Most people with ID need some help in caring for themselves, as well as with things that involve reasoning, planning, thinking, and judgment. This limited mental capacity makes it difficult to learn new things, including the skills needed for safe, socially responsible, independent living. Children with ID develop more slowly than other children, usually sitting, walking, and talking much later. This delayed development usually means they do not act their age.
However, as tempting as it may be to reduce an assessment of a person with ID to their “mental age,” doing so can be detrimental to that person’s self-concept and to perceptions of people with ID in general. It’s important to remember that, just as there is no specific set of characteristics people with ID share, each person’s disability, and the struggle they face because of it, is unique. One person with ID may have capacity in an area where another lacks it. While limited intelligence manifests itself in certain adaptive skill areas, not all people with ID lack all of the same skills and abilities. Mental capacity/intelligence varies among people with ID as among people in the general population.
What services and supports are available to help people with ID lead rewarding and full lives?
Your state has programs to help out.
You need to find where to connect with a coordination specialist (or service coordinators), who works with your state’s ID programs. That person will help connect you with community services. Once connected, they will develop an Individual Support Plan (ISP), which is to provide the right mix of resources to really help. These supportive services may include:
- social skills training
- supported housing and/or employment
- medical and dental care
- occupational, physical, and speech therapy
- mental/behavioral health services
- financial resources
- family supports
- legal and advocacy services
- social, leisure, and recreational activities
- adult daycare services
- public transportation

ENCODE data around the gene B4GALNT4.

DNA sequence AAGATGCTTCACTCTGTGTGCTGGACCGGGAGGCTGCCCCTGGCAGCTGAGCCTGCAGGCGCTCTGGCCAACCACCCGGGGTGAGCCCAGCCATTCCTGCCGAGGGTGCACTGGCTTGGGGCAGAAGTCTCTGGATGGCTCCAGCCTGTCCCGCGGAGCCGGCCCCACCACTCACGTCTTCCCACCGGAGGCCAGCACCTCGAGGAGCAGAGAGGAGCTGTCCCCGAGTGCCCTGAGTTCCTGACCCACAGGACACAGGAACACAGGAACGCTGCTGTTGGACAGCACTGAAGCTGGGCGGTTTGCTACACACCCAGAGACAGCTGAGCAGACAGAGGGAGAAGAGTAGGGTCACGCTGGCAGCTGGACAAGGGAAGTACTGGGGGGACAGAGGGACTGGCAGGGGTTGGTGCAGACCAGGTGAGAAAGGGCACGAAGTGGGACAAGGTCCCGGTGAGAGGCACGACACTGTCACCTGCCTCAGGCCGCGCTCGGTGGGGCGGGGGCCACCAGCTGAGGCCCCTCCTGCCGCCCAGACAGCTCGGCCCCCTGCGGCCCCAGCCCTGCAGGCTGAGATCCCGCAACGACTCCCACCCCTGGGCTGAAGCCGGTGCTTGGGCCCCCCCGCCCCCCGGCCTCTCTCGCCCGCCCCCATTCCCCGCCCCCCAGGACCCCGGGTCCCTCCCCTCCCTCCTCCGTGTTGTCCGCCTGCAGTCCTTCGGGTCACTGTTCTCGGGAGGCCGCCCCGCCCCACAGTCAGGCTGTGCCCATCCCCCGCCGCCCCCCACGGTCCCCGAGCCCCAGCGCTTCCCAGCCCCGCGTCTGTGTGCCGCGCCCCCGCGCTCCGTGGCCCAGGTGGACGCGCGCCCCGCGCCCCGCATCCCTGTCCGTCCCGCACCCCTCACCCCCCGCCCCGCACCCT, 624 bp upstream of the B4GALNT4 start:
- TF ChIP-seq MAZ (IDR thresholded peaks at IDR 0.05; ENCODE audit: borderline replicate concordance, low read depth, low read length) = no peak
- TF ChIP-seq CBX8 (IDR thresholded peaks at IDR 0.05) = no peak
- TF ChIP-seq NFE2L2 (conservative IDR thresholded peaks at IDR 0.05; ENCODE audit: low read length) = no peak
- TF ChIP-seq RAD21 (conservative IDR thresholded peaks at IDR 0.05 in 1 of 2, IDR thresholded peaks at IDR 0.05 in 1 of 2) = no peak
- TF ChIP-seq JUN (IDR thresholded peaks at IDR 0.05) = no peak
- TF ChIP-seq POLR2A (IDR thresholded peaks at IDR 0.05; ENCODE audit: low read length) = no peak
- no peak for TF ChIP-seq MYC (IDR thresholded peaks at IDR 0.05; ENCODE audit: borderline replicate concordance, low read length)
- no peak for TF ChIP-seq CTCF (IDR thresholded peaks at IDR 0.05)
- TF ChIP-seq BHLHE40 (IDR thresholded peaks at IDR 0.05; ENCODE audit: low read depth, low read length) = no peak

Organizations like The Arc, the National Down Syndrome Congress, and the National Organization on Fetal Alcohol Syndrome (NOFAS) can help figure these pieces out.
You should definitely also google: your state + department of intellectual disability, or your state + intellectual disability
Don’t stop there! Head over to Facebook, and connect with a group that relates to the particular intellectual disability that you are trying to find resources for: 100+ Disability Groups on Facebook You really want to ask from within specific disability groups to find people who have walked that path already and can offer you some ‘best practices’ in connecting with resources from within your state.
Listen to People with Intellectual Disabilities
“Nothing About Us Without Us,” is the call of the disability community, and Intellectual Disability is included in this. In striving to better understand ID and to be better allies, we need to tune in and LISTEN to people with intellectual disabilities. What do THEY say about having an intellectual disability? What do THEY say it’s all about?
This was an excellent TED Talk by Loretta Claiborne which I found on YouTube, but there are so many voices out there, asking to be heard. Let’s do that; let’s listen, and be the allies we want to be.
Kari Turner is a freelance writer and disability advocate from Los Angeles. She and her husband are raising their family in California’s high desert. In her spare time, of which she’s had little since her daughters were born!, she blogs about disability, spirituality, parenting, and faith at http://writingthetao.blogspot.com. Follow her on Facebook and LinkedIn.